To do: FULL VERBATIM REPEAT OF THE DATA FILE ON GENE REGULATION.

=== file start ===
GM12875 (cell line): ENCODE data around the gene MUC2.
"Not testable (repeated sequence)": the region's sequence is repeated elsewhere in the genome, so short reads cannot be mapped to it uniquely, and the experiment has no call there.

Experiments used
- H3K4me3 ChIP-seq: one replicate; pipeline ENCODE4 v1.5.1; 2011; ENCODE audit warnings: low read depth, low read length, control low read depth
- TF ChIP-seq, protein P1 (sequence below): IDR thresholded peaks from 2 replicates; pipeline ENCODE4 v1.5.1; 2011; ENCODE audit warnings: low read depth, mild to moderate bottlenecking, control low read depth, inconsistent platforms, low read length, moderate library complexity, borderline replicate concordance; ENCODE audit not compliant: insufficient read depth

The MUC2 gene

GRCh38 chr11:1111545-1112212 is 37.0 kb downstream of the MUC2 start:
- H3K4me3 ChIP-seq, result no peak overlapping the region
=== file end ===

GM12875 (cell line): ENCODE data around the gene MUC2.
"Not testable (repeated sequence)": the region's sequence is repeated elsewhere in the genome, so short reads cannot be mapped to it uniquely, and the experiment has no call there.

Experiments used
- H3K4me3 ChIP-seq: one replicate; pipeline ENCODE4 v1.5.1; 2011; ENCODE audit warnings: low read depth, low read length, control low read depth
- TF ChIP-seq, protein P1 (sequence below): IDR thresholded peaks from 2 replicates; pipeline ENCODE4 v1.5.1; 2011; ENCODE audit warnings: low read depth, mild to moderate bottlenecking, control low read depth, inconsistent platforms, low read length, moderate library complexity, borderline replicate concordance; ENCODE audit not compliant: insufficient read depth

The MUC2 gene

GRCh38 chr11:1111545-1112212 is 37.0 kb downstream of the MUC2 start:
- H3K4me3 ChIP-seq, result no peak overlapping the region